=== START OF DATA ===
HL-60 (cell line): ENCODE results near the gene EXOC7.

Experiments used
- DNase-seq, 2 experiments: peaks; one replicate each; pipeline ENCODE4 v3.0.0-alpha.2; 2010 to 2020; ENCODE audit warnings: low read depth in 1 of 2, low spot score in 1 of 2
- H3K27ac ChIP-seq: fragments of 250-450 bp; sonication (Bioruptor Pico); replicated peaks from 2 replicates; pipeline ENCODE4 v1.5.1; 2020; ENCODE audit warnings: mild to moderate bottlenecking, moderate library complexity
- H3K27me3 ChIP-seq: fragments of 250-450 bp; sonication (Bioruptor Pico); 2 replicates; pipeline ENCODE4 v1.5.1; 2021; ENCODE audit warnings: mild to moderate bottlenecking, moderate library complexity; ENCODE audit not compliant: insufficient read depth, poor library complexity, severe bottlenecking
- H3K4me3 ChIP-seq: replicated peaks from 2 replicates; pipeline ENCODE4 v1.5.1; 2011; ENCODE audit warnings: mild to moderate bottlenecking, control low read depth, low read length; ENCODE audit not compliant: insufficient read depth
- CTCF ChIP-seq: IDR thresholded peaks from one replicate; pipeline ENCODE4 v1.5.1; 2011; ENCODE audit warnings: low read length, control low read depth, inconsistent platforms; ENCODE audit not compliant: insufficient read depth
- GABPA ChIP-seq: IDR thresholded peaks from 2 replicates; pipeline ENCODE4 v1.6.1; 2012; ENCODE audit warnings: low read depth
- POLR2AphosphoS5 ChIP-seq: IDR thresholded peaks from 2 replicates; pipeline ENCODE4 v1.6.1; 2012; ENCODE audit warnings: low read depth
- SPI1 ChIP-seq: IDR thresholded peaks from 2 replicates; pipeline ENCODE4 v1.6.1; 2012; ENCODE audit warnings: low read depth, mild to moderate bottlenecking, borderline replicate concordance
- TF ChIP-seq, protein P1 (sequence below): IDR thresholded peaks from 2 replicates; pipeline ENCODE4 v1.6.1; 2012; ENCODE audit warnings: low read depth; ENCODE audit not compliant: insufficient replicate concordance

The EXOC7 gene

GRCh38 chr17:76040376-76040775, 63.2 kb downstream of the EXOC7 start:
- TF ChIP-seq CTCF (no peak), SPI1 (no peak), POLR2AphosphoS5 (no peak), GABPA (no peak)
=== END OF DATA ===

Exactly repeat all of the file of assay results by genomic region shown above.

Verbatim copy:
HL-60 (cell line): ENCODE results near the gene EXOC7.

Experiments used
- DNase-seq, 2 experiments: peaks; one replicate each; pipeline ENCODE4 v3.0.0-alpha.2; 2010 to 2020; ENCODE audit warnings: low read depth in 1 of 2, low spot score in 1 of 2
- H3K27ac ChIP-seq: fragments of 250-450 bp; sonication (Bioruptor Pico); replicated peaks from 2 replicates; pipeline ENCODE4 v1.5.1; 2020; ENCODE audit warnings: mild to moderate bottlenecking, moderate library complexity
- H3K27me3 ChIP-seq: fragments of 250-450 bp; sonication (Bioruptor Pico); 2 replicates; pipeline ENCODE4 v1.5.1; 2021; ENCODE audit warnings: mild to moderate bottlenecking, moderate library complexity; ENCODE audit not compliant: insufficient read depth, poor library complexity, severe bottlenecking
- H3K4me3 ChIP-seq: replicated peaks from 2 replicates; pipeline ENCODE4 v1.5.1; 2011; ENCODE audit warnings: mild to moderate bottlenecking, control low read depth, low read length; ENCODE audit not compliant: insufficient read depth
- CTCF ChIP-seq: IDR thresholded peaks from one replicate; pipeline ENCODE4 v1.5.1; 2011; ENCODE audit warnings: low read length, control low read depth, inconsistent platforms; ENCODE audit not compliant: insufficient read depth
- GABPA ChIP-seq: IDR thresholded peaks from 2 replicates; pipeline ENCODE4 v1.6.1; 2012; ENCODE audit warnings: low read depth
- POLR2AphosphoS5 ChIP-seq: IDR thresholded peaks from 2 replicates; pipeline ENCODE4 v1.6.1; 2012; ENCODE audit warnings: low read depth
- SPI1 ChIP-seq: IDR thresholded peaks from 2 replicates; pipeline ENCODE4 v1.6.1; 2012; ENCODE audit warnings: low read depth, mild to moderate bottlenecking, borderline replicate concordance
- TF ChIP-seq, protein P1 (sequence below): IDR thresholded peaks from 2 replicates; pipeline ENCODE4 v1.6.1; 2012; ENCODE audit warnings: low read depth; ENCODE audit not compliant: insufficient replicate concordance

The EXOC7 gene

GRCh38 chr17:76040376-76040775, 63.2 kb downstream of the EXOC7 start:
- TF ChIP-seq CTCF (no peak), SPI1 (no peak), POLR2AphosphoS5 (no peak), GABPA (no peak)